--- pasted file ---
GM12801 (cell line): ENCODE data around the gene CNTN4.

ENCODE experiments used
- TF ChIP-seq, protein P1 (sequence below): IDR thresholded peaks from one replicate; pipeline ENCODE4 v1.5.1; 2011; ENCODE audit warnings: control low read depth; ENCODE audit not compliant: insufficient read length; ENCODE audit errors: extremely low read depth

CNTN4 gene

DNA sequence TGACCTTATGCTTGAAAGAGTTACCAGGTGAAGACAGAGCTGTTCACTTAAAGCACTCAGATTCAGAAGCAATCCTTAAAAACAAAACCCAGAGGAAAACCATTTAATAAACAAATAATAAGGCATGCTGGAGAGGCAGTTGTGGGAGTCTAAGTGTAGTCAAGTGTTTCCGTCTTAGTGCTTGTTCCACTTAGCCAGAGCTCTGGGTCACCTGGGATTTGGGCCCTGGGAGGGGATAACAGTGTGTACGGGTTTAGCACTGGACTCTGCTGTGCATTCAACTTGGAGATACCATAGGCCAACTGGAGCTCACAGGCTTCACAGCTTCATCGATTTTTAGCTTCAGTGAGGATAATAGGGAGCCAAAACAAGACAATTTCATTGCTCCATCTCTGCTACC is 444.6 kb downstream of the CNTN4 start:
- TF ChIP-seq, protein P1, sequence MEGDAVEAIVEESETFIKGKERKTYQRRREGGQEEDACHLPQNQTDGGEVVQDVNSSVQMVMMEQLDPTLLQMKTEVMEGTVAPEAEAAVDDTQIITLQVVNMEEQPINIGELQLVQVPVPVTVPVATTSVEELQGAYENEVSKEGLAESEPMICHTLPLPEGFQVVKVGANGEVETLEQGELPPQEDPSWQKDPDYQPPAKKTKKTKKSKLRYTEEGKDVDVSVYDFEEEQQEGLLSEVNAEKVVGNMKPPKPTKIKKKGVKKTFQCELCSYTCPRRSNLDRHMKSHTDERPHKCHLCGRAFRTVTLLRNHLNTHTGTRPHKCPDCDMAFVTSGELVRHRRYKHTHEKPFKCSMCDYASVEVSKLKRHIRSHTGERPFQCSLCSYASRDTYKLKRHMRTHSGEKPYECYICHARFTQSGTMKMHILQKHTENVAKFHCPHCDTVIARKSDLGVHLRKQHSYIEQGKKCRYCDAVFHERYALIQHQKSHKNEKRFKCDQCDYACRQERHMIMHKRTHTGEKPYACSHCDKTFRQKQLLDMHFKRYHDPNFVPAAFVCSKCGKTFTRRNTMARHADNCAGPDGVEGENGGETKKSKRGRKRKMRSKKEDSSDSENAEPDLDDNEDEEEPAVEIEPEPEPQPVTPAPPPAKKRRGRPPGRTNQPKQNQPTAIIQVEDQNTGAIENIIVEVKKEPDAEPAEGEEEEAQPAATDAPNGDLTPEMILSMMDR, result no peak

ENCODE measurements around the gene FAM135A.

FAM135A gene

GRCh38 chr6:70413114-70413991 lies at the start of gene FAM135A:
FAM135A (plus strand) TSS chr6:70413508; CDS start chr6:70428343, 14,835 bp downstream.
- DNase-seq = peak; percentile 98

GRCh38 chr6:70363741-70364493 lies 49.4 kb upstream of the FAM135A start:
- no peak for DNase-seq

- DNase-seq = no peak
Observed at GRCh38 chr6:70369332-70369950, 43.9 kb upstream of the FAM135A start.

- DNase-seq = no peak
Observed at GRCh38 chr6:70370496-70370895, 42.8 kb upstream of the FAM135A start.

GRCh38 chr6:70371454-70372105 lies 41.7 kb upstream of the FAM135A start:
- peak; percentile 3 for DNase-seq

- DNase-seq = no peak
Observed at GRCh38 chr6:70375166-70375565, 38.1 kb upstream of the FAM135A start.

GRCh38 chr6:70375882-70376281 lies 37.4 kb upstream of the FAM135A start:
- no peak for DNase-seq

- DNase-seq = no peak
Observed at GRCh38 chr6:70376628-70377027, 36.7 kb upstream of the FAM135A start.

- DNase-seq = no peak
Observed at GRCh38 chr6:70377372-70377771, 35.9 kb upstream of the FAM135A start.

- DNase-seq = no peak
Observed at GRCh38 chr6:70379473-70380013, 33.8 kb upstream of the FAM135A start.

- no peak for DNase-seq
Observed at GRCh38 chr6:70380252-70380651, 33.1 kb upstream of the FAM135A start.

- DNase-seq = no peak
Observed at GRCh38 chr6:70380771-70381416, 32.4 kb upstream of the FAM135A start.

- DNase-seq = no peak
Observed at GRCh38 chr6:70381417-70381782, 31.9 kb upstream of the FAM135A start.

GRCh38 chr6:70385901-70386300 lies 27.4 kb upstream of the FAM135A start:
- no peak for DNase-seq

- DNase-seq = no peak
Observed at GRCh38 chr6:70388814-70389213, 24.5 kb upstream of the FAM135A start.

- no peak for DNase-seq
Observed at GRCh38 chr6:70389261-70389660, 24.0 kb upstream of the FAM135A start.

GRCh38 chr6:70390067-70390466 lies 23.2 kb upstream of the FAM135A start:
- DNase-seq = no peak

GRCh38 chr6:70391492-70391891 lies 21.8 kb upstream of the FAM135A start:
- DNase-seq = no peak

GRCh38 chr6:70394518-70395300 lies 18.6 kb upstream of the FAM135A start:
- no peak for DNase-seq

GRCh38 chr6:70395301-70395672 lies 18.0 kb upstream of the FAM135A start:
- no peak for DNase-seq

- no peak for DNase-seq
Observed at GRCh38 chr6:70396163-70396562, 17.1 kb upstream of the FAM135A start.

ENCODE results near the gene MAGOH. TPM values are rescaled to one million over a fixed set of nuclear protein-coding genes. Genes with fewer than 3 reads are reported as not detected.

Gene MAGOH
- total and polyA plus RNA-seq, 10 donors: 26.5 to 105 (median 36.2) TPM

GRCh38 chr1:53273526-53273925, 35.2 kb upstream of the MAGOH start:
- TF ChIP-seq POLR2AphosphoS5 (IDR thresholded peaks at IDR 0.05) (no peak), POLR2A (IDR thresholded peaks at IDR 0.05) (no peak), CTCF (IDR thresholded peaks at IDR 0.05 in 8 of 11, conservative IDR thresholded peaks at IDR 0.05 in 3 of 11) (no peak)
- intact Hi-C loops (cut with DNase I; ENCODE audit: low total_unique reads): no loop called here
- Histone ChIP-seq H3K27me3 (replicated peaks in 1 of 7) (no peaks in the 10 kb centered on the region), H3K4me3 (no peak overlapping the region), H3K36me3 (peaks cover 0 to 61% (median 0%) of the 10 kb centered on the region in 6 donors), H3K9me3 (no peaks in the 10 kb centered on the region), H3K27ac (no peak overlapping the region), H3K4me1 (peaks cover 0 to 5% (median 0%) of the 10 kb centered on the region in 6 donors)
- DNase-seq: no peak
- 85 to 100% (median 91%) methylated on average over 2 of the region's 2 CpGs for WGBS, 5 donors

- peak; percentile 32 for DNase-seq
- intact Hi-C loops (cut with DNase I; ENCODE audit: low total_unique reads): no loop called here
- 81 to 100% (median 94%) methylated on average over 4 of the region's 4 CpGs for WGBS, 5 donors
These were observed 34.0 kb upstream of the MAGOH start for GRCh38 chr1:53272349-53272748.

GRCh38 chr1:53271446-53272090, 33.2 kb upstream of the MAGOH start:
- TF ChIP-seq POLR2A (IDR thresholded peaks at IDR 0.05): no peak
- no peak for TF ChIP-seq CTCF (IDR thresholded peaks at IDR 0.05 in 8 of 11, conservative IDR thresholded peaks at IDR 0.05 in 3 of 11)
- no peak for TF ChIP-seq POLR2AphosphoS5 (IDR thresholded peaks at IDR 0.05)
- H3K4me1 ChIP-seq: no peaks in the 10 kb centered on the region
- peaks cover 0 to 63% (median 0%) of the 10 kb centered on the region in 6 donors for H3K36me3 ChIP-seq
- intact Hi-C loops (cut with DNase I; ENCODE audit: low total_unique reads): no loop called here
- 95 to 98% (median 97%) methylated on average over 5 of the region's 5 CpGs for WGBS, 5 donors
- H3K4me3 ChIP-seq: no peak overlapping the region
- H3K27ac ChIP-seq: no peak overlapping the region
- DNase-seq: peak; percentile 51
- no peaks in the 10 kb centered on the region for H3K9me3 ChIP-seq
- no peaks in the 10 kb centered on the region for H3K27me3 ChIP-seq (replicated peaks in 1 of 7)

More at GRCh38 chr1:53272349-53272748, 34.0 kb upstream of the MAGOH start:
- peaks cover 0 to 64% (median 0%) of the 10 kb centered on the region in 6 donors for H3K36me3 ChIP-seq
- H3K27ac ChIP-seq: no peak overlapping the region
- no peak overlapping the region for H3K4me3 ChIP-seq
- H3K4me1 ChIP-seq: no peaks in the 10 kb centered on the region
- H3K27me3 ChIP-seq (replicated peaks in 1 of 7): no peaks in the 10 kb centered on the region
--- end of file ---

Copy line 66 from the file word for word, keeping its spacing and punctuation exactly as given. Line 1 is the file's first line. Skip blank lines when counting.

- TF ChIP-seq POLR2A (IDR thresholded peaks at IDR 0.05): no peak